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Radio waves received at distance <1 wavelength

  1. Apr 3, 2015 #1
    So let's say a radio station sends out AM waves with a wavelenght of like >50m. You are standing with a receiver at a distance of <25m, what happens to the signal? Is it different or the same as if you were standing a longer distance away then 1 wavelenght?

  2. jcsd
  3. Apr 3, 2015 #2


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    without getting into the complexities of near field/far field theory

    the signal will just be stronger closer in and weaker the further out you go

  4. Apr 4, 2015 #3


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    It will depend on your receiver's antenna.
    If the RX antenna couples to the TX antenna it might deliver sufficient energy to destroy the RX.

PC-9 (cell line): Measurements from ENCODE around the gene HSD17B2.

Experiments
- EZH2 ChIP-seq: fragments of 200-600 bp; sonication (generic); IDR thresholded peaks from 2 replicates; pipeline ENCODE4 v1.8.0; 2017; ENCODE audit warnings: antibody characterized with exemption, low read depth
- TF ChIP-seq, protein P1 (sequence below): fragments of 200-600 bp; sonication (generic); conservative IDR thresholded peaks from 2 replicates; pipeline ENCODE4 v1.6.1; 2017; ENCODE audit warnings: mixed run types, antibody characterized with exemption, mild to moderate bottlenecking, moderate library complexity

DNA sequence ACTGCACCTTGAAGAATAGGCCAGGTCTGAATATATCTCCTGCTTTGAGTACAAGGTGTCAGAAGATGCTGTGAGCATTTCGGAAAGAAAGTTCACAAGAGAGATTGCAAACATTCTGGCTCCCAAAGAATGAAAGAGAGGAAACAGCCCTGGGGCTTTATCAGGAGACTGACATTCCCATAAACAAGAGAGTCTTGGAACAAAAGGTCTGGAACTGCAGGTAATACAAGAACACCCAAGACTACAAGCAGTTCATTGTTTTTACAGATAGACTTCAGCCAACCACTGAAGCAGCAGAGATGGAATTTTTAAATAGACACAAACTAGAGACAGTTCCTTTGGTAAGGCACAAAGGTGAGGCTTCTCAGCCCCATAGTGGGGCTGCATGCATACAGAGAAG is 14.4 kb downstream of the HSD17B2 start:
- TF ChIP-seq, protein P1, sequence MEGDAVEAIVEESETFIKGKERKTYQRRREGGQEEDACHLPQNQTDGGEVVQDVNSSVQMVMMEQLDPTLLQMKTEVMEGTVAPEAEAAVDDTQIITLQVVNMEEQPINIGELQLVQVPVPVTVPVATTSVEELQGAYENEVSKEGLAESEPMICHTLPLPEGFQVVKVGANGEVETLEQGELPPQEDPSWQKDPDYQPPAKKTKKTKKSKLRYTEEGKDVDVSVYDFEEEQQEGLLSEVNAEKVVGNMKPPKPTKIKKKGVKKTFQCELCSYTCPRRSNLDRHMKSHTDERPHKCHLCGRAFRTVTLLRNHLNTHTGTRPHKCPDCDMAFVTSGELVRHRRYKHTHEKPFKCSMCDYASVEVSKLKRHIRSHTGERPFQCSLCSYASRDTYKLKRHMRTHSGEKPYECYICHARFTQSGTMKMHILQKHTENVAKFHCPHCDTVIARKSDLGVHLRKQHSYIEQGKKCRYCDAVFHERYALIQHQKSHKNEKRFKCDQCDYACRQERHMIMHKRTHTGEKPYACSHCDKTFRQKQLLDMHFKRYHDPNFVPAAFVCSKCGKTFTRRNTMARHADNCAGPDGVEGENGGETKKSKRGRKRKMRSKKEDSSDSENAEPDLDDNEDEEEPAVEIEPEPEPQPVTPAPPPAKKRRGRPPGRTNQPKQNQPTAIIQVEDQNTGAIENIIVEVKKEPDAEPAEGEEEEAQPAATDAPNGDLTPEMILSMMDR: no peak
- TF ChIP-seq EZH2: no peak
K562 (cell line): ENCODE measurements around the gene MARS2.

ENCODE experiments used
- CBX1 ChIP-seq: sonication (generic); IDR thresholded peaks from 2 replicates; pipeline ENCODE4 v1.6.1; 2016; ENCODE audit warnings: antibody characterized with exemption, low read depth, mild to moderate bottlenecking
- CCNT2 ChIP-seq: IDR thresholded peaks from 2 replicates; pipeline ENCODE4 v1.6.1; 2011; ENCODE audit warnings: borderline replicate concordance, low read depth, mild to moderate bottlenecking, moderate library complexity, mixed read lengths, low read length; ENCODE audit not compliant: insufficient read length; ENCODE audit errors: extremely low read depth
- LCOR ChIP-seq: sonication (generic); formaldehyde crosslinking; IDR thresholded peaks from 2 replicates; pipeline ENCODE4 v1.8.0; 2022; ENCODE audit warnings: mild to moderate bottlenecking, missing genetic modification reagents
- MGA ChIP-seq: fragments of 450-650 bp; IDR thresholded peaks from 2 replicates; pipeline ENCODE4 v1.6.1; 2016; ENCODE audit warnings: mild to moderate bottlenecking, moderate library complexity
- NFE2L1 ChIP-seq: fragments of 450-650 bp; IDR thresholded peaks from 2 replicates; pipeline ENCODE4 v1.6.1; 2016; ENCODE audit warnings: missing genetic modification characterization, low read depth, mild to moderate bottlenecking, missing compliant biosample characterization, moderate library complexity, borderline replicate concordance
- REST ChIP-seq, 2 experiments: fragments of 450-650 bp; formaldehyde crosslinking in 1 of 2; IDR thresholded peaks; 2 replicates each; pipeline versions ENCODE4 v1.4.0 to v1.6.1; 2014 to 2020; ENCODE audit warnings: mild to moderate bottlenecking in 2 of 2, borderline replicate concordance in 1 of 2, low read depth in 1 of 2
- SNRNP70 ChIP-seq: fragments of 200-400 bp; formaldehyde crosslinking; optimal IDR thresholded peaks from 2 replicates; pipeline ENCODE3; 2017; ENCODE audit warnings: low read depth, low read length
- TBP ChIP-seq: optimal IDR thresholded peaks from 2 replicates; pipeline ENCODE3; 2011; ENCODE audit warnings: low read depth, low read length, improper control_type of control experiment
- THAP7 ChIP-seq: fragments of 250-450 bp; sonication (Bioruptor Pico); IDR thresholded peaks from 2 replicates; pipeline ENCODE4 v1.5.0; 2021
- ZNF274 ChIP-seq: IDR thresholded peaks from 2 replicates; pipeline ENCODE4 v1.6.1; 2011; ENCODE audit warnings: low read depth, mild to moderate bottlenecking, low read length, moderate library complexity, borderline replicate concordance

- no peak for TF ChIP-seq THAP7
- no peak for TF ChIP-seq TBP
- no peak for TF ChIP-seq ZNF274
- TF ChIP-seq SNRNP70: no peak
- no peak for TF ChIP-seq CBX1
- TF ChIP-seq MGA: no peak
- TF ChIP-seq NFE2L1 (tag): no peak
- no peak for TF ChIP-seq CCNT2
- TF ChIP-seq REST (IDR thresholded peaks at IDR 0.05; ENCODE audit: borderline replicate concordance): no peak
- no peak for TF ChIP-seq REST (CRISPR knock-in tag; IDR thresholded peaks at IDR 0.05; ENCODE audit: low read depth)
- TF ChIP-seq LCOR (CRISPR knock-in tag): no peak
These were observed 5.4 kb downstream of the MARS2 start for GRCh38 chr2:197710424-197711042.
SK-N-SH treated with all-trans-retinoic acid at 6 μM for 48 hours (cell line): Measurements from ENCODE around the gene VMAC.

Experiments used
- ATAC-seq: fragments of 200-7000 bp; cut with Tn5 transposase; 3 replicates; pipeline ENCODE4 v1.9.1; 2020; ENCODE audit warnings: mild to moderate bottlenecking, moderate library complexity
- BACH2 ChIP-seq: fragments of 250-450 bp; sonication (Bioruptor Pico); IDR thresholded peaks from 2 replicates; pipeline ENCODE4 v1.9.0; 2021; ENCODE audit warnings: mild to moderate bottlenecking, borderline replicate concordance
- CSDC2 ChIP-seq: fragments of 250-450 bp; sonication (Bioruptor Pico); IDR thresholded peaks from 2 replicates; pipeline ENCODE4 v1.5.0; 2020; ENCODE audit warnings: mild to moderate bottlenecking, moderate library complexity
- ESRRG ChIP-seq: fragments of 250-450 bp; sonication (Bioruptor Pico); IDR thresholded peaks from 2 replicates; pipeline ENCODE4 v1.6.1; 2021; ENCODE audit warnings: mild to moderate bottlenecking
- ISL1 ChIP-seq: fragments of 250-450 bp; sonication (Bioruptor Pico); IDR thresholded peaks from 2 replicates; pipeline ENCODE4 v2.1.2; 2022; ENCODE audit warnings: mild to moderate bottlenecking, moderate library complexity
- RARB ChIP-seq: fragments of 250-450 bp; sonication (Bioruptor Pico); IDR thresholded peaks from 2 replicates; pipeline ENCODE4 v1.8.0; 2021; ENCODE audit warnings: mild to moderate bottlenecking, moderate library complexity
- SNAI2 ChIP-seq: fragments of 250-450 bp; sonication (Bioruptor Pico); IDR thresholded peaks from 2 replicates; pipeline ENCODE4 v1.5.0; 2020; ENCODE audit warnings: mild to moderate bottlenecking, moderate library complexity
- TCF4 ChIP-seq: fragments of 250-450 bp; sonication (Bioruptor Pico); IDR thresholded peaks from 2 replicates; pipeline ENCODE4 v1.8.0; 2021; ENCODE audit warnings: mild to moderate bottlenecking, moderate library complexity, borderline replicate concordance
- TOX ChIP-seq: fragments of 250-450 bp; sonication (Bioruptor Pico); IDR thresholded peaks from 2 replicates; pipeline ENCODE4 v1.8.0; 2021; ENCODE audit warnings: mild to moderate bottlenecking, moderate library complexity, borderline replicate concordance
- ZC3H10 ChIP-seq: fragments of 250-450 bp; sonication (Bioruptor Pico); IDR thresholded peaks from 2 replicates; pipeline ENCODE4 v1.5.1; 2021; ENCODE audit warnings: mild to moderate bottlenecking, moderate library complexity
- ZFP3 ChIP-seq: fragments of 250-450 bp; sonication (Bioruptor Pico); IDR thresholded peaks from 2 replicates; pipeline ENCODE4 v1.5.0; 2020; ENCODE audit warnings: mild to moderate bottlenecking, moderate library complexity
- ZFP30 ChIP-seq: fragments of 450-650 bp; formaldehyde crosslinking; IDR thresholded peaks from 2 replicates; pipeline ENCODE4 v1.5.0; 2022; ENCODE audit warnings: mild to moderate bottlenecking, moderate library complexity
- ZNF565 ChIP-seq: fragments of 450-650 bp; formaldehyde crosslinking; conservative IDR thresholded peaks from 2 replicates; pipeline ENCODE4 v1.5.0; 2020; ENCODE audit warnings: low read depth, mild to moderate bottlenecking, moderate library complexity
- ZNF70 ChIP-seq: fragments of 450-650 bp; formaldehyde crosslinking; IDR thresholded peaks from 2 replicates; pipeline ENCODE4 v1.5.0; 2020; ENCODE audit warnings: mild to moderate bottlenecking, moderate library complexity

It could also distort the radiation pattern of the TX antenna.
  5. Apr 6, 2015 #4
    But it has nothing to do with the fact that rx is closer then 1 wavelength from tx? So you could tune up tx enough to destroy rx even if they are more then 1 wavelength away from each other?
  6. Apr 6, 2015 #5


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    You could tune a RX element with high Q to destroy the RX at some distance from the TX element. But it takes little coupling and no tuning to destroy the RX if you are in the very near field since induced currents in close proximity can be very high.
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